Quinton de Kock’s leg-side brilliance, Boult’s slower-ball mastery propel Mumbai.
When the stars align, Mumbai Indians become an indestructible force as they were when they thrashed Sunrisers Hyderabad by 34 runs. For the third time in five matches, they posted more than 200 runs, and unlike against Royal Challengers Bangalore, their bowlers put on a tidy show to defend the score.
Left-handers have off-side divinity thrust upon them, but some like Quinton de Kock are leg-side bullies. As with several of his knocks, the 67 off 39 deliveries that rocket-fuelled Mumbai Indians to the imposing total of 208 for 5, was all about his leg-side mastery. Just six of de Kock’s 67 runs came through the off-side: all of them singles, mostly a tap or a nudge.
When the line is outside the off-stump or thereabouts and the length short of short of length, he targets the arc between long-on and mid-wicket. When the bowler wavers to the leg-side, he moves across and clips or glides the ball behind the fine-leg. To the spinners, he sinks on his knees and sledge-hammers it over their heads.
There is a disdainful grace and a laughable lightness about de Kock’s stroke-making, traits that have inspired comparisons with Aussie great Adam Gilchrist. Not just in their smouldering brilliance, but the devil-may-care attitude and the lightness they carry in shouldering the double burden of opening the innings and keeping the stumps, even in the exhaustive heat of the Emirates. And of course, their leg-side mastery.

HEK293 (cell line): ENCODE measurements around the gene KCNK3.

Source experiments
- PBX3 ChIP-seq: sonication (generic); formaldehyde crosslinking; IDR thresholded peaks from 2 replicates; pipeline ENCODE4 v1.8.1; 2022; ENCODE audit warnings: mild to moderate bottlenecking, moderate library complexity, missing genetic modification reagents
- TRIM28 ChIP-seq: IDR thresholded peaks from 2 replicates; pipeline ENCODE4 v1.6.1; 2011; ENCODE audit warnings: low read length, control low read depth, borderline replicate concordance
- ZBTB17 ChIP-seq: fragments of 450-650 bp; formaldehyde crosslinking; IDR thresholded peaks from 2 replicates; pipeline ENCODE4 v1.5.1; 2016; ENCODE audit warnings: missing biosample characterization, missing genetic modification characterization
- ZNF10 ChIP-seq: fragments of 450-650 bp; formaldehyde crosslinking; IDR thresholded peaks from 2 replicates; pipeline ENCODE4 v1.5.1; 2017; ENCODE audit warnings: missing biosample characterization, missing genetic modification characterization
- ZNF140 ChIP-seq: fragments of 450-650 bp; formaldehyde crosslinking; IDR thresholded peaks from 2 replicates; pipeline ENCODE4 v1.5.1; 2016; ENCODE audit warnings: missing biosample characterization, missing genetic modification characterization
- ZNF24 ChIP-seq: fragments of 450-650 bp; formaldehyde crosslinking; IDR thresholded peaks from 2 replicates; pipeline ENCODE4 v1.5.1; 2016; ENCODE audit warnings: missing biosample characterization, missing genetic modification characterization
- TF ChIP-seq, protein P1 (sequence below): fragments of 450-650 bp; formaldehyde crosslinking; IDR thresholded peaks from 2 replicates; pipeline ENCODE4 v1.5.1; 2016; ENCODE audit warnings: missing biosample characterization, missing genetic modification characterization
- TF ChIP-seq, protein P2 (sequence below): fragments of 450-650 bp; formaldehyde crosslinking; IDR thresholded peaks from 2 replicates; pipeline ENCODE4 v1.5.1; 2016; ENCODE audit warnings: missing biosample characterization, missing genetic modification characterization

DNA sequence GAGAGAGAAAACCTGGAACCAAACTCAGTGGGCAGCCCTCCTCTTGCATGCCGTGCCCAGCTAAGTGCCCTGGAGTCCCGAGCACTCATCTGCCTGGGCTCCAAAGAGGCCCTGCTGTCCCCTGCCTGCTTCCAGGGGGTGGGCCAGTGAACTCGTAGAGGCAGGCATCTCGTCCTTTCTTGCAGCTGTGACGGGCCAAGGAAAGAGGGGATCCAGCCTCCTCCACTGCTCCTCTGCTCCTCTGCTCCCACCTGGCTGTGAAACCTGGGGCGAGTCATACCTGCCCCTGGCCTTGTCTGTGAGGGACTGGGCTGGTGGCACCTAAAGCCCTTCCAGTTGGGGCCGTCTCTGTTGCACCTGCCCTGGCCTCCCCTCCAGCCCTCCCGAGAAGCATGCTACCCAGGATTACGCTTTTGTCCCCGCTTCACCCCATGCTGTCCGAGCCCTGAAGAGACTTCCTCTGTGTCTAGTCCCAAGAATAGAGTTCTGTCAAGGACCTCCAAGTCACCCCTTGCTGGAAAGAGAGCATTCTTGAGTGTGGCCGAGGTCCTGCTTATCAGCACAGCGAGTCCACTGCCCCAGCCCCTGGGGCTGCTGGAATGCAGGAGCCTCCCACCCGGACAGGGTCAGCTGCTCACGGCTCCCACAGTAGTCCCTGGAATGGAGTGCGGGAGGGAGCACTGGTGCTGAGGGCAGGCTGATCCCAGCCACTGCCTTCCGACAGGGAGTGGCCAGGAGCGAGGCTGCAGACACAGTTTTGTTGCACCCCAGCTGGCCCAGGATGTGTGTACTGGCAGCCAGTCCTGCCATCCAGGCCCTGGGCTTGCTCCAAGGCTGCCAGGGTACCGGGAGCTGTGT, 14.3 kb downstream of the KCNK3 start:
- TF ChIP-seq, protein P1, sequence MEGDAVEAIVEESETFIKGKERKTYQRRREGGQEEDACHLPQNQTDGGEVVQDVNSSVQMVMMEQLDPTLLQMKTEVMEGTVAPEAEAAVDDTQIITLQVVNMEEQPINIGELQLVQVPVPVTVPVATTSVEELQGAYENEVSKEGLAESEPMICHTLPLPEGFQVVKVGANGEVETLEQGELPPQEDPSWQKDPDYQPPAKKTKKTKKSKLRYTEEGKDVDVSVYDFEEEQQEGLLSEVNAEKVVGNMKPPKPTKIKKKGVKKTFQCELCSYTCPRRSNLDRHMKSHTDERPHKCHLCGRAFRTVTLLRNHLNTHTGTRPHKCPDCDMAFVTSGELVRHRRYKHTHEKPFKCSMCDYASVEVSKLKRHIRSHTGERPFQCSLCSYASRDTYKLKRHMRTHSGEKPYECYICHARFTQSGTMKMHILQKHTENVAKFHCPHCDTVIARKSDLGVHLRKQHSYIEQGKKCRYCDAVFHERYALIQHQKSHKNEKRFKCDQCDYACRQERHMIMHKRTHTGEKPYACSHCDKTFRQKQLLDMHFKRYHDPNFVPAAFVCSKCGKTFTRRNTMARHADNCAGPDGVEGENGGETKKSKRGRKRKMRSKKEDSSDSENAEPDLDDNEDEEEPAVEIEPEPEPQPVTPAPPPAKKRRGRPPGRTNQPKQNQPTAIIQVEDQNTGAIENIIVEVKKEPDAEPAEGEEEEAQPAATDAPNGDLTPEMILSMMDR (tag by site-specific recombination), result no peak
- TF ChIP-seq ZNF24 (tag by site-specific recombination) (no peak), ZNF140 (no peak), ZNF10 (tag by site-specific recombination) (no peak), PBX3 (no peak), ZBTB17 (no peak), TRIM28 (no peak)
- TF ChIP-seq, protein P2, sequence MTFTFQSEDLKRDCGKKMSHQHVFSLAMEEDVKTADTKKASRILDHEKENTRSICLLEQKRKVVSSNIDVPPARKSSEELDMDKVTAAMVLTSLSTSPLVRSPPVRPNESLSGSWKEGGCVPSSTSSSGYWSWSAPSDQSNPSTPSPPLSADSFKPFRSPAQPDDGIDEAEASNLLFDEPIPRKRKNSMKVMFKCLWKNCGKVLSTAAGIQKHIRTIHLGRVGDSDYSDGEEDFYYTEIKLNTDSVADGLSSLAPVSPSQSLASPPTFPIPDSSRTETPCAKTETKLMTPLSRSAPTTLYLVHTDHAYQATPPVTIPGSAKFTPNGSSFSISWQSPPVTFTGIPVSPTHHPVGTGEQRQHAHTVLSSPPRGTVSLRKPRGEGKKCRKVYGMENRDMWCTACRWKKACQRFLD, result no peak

His first half-century of the season’s IPL set the stage for Pandya brothers and Kieron Pollard, who plundered 59 runs in the last four overs. With their bowling ammo, the target seemed aways defendable, despite a spirited half-century by David Warner.
Slow and slippery, Boult
Midway through their chase, Sunrisers were in with a sniff, more so with Warner scratching his way back into form. After 12 overs, they were 115/2, requiring another 94 runs from 48 balls. Jasprit Bumrah had finished a second over that conceded just six. Holding his spearhead back for the death overs, Rohit Sharma rang in Trent Boult.
With his second delivery, Boult nailed compatriot Kane Williamson with an inch-perfect slower-ball bouncer angled across him that he couldn’t but nick back to the ‘keeper. That was the Kiwi pacer’s second vital strike of the day; the first was when he deceived the rampaging Jonny Bairstow with a wide slower delivery that he dragged to Hardik in the deep.